I want to end with one more upshot to my brief career as a football player. After that Vikings football season, between fifth and sixth grade, I took a summer school class on newspaper reporting. I wrote about my experience playing football. And a lot of other students, and even teachers and parents, said they saw my article in the school paper and they liked it. It made them think. And that summer school class probably inspired me in high school to work on the school paper, and, years later, to become a professional writer.

I saw that writing might start to change people’s minds –and I would not have not known that, had I not tried out for the football team. So take a risk, try something new. Just because everyone says you’re good at football doesn’t mean you can’t knit too. In fact, when I was a girl, there was a football player named Rosie Grier and he was a writer too, He wrote a book, Needlepoint for Men.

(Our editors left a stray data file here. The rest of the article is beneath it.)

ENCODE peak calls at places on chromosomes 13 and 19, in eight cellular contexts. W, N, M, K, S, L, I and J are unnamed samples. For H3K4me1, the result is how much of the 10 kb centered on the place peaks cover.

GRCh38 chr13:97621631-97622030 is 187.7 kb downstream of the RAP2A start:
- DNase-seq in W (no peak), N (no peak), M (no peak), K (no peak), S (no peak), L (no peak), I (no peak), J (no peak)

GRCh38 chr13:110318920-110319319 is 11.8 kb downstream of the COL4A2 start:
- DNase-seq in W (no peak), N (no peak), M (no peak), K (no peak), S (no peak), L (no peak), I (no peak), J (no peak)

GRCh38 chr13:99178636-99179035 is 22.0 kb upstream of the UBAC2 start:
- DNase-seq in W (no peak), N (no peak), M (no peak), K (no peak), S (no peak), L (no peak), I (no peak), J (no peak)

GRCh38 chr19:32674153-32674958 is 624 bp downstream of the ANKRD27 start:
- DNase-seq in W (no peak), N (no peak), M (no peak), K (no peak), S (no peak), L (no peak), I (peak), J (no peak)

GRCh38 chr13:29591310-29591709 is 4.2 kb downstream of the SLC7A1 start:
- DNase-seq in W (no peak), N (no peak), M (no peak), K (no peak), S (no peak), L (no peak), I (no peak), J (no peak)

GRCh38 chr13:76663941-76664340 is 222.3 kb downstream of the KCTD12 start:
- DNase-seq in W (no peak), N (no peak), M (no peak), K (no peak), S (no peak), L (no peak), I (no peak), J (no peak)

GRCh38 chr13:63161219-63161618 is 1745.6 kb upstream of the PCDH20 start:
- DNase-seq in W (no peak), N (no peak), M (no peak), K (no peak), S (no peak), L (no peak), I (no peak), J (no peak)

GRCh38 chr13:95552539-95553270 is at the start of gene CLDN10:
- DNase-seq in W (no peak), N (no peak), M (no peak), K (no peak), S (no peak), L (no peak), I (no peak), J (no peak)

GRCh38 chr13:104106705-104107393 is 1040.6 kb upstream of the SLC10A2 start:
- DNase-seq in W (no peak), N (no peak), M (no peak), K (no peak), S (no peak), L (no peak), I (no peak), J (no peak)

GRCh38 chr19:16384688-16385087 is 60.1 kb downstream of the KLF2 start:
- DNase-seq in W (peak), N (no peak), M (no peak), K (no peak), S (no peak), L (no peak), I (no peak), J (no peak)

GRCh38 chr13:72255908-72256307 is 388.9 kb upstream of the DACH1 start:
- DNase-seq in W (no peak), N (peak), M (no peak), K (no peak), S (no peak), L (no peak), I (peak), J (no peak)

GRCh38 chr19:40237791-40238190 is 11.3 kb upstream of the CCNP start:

He was unconventional. So was Dr. Martin Luther King Jr. So was Jesus. You should be unconventional too.

This is a slightly revised version of a chapel talk I gave to elementary school students after Martin Luther King Jr. weekend.

Health Care for All

I believe in covering children for health care. I believe in health insurance for families of disabled people and those with preexisting conditions, like Parkinson’s. My husband has Parkinson’s Disease and he has been on Social Security Disability for years. He has also taken early retirement.